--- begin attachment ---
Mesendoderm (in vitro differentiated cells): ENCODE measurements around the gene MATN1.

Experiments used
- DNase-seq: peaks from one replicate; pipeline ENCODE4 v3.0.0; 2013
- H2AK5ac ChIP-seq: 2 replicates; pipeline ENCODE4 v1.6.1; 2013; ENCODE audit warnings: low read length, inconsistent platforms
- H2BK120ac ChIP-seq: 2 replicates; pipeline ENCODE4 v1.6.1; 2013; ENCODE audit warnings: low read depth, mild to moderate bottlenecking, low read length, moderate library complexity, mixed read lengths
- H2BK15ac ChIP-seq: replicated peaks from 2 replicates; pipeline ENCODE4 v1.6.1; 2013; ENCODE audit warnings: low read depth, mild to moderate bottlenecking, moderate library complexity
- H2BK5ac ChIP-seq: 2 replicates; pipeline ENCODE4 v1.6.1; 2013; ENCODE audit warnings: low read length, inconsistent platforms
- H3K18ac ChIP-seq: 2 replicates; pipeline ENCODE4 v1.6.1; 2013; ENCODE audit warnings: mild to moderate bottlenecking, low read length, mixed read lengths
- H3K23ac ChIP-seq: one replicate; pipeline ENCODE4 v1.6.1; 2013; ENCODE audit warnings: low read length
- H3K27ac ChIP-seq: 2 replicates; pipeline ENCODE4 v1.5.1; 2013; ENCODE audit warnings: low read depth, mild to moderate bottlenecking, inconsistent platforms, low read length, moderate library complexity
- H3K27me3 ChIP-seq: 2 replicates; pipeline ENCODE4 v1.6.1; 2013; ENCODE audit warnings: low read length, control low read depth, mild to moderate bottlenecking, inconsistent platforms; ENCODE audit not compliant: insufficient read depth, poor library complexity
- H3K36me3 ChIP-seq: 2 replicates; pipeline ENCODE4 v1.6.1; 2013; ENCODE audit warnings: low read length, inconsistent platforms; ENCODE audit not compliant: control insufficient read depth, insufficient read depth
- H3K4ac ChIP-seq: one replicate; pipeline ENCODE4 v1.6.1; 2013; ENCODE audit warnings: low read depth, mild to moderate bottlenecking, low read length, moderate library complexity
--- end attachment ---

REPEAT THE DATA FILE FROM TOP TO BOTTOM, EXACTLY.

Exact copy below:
Mesendoderm (in vitro differentiated cells): ENCODE measurements around the gene MATN1.

Experiments used
- DNase-seq: peaks from one replicate; pipeline ENCODE4 v3.0.0; 2013
- H2AK5ac ChIP-seq: 2 replicates; pipeline ENCODE4 v1.6.1; 2013; ENCODE audit warnings: low read length, inconsistent platforms
- H2BK120ac ChIP-seq: 2 replicates; pipeline ENCODE4 v1.6.1; 2013; ENCODE audit warnings: low read depth, mild to moderate bottlenecking, low read length, moderate library complexity, mixed read lengths
- H2BK15ac ChIP-seq: replicated peaks from 2 replicates; pipeline ENCODE4 v1.6.1; 2013; ENCODE audit warnings: low read depth, mild to moderate bottlenecking, moderate library complexity
- H2BK5ac ChIP-seq: 2 replicates; pipeline ENCODE4 v1.6.1; 2013; ENCODE audit warnings: low read length, inconsistent platforms
- H3K18ac ChIP-seq: 2 replicates; pipeline ENCODE4 v1.6.1; 2013; ENCODE audit warnings: mild to moderate bottlenecking, low read length, mixed read lengths
- H3K23ac ChIP-seq: one replicate; pipeline ENCODE4 v1.6.1; 2013; ENCODE audit warnings: low read length
- H3K27ac ChIP-seq: 2 replicates; pipeline ENCODE4 v1.5.1; 2013; ENCODE audit warnings: low read depth, mild to moderate bottlenecking, inconsistent platforms, low read length, moderate library complexity
- H3K27me3 ChIP-seq: 2 replicates; pipeline ENCODE4 v1.6.1; 2013; ENCODE audit warnings: low read length, control low read depth, mild to moderate bottlenecking, inconsistent platforms; ENCODE audit not compliant: insufficient read depth, poor library complexity
- H3K36me3 ChIP-seq: 2 replicates; pipeline ENCODE4 v1.6.1; 2013; ENCODE audit warnings: low read length, inconsistent platforms; ENCODE audit not compliant: control insufficient read depth, insufficient read depth
- H3K4ac ChIP-seq: one replicate; pipeline ENCODE4 v1.6.1; 2013; ENCODE audit warnings: low read depth, mild to moderate bottlenecking, low read length, moderate library complexity